Tim Sandles is not usually one to venture outside of his comfort zone. The LSU graduate student from Madisonville, Texas, studying agricultural education decided to push himself this summer when he signed up for a study abroad program in Europe.
“I knew it would be a good opportunity for personal development,” Sandles said. “It definitely exceeded my expectations.”
Sandles journeyed to Austria, Slovakia and the Czech Republic in June with three other students and J.C. Bunch, an assistant professor in the LSU College of Agriculture.
“It is important to many companies and employers in the agriculture industry that potential employees have some international experiences with other countries and their cultures,” Bunch said.
The program focused on international agriculture. The group toured agricultural universities, farms, bakeries, breweries and wineries as well as cultural landmarks in the three countries.
The students earned three hours of credit in agricultural education. They were required to write in a journal each day about their experiences and create a final project after they returned.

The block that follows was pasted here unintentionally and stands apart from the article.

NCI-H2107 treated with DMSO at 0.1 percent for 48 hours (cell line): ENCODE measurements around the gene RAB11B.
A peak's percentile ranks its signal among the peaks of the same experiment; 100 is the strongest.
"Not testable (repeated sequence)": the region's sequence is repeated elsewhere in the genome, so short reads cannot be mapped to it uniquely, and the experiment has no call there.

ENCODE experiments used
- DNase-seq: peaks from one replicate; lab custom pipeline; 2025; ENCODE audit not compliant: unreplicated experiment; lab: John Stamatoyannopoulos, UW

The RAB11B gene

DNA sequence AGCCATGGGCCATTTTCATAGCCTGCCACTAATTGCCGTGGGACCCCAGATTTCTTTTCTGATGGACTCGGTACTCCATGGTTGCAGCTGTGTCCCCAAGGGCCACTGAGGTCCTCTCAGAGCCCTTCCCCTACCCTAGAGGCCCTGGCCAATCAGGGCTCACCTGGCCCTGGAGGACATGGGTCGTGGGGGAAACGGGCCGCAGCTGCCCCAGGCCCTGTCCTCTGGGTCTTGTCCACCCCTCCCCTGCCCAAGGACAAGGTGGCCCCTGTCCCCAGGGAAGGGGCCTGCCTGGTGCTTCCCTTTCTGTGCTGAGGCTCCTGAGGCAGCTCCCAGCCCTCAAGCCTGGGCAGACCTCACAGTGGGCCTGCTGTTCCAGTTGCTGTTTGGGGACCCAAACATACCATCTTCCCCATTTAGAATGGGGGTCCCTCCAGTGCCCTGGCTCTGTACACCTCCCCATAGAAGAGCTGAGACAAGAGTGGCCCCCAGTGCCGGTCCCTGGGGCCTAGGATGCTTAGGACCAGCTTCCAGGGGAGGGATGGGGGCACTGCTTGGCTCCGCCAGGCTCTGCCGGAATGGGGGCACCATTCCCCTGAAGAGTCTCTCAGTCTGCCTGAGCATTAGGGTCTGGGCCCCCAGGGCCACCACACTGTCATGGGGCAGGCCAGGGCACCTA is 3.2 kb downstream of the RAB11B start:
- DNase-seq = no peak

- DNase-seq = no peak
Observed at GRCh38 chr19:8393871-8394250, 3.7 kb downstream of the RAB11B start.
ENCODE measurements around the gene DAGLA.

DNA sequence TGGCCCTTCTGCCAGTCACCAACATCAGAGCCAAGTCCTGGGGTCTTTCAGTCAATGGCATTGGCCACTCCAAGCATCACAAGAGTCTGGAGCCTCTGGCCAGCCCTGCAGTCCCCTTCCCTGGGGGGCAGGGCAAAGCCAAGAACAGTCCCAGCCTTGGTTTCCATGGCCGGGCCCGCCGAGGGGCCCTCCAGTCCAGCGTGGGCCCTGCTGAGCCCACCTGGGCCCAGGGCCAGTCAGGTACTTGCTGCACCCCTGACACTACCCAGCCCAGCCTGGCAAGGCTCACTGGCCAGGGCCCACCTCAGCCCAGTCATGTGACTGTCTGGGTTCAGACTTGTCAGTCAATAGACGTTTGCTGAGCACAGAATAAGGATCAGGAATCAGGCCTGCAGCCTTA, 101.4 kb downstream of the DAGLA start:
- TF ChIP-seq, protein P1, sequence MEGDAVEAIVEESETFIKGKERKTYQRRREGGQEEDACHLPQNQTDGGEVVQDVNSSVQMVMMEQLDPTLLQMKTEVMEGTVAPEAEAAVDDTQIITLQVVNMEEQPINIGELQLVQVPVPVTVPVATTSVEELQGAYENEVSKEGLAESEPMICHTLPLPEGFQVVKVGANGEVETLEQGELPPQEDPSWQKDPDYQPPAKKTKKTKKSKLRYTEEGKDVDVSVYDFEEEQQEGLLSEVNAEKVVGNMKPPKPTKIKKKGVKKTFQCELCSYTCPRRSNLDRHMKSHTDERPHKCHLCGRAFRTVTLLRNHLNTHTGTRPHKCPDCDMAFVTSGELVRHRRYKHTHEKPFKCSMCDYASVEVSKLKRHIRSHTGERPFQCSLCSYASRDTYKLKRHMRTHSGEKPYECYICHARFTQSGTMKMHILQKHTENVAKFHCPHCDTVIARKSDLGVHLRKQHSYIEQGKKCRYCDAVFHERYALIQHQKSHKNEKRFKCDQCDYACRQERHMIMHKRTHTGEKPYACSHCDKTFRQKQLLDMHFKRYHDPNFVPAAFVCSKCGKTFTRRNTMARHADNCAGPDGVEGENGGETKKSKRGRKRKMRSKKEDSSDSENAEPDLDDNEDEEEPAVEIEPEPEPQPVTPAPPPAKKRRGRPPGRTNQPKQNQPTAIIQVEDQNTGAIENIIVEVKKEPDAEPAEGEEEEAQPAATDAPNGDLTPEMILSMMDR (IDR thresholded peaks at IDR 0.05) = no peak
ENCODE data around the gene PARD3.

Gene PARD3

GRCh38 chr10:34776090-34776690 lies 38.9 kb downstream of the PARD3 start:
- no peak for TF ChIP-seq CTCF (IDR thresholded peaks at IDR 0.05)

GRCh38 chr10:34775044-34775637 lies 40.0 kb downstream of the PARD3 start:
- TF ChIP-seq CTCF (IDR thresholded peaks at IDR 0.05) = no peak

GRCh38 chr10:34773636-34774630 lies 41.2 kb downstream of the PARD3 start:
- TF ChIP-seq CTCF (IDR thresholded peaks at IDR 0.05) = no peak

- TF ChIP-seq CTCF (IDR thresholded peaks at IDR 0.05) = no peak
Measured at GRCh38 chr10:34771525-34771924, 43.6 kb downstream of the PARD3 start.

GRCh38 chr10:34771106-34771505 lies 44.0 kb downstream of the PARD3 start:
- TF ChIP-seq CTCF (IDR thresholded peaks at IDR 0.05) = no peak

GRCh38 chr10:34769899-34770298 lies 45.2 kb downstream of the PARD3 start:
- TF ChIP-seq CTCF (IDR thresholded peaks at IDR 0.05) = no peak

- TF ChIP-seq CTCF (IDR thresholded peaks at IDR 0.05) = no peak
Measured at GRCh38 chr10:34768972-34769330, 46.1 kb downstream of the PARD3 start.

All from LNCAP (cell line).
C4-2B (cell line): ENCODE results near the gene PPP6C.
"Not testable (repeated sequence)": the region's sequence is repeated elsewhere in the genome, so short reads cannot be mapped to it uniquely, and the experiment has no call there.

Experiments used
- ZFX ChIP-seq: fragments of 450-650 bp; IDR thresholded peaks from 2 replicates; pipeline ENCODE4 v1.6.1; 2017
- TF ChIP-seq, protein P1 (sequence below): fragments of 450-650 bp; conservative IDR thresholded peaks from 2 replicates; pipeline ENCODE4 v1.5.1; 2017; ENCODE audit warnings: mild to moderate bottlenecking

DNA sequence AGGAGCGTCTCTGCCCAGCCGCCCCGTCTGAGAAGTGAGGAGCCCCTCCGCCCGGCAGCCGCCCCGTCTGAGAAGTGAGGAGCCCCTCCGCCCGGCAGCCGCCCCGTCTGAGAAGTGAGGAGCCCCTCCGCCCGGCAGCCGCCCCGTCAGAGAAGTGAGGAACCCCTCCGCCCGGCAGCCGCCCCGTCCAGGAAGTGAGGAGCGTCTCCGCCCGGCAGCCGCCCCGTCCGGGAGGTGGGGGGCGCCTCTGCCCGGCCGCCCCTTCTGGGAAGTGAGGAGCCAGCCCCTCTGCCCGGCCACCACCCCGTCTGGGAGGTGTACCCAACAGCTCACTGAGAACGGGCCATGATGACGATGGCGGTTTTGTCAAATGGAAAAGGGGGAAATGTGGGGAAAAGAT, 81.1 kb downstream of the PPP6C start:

Much of their time was spent in Nitra, Slovakia, at the Slovak University of Agriculture. Students from that university visited LSU in February. Some of the same students took the LSU group around Nitra and to agricultural sites.
Myra Boudreaux, a senior from Belle Rose, Louisiana, studying agricultural education, said she enjoyed seeing the dairy farm at the university.
“I showed cows, so I liked seeing how some things were similar here and other things different, like some of the equipment they use,” Boudreaux said.
Boudreaux was planning to finish college debt-free but took out a student loan for the trip.
“It was worth it,” she said. “Ag is everywhere, and international experience matters. I am building networks and making connections I can use the rest of my life.”
Cristina Serrano, a graduate student from Caracas, Venezuela, said no pictures, no words, no photographs, no descriptions can show you what you actually live and learn while studying abroad.
She finds travel addictive and said traveling with a program is a good way to go.
“For someone who hasn’t left before, it could be difficult to be gone for so long. So go with people you know,” she said. “It’s safe to travel with group, and you can work out any complications together.”
Chelsea Sutherland, a senior from Monroe, Michigan, said she is more open-minded because of her travel experiences.
“I think sometimes we can have a broken view of someone or some culture that is different,” Sutherland said. “But we can change their view of us, and they can change our view of them, and we become more supportive of each other.”
Sandles said he hopes through his experience he can encourage others to step outside of their comfort zone and travel abroad.
“If you experience it, you are better situated to tell someone else about it and influence them,” he said. “I hope to spark an interest in people I mentor and students I may one day teach.”
The reward of studying abroad was definitely worth the risk, he added.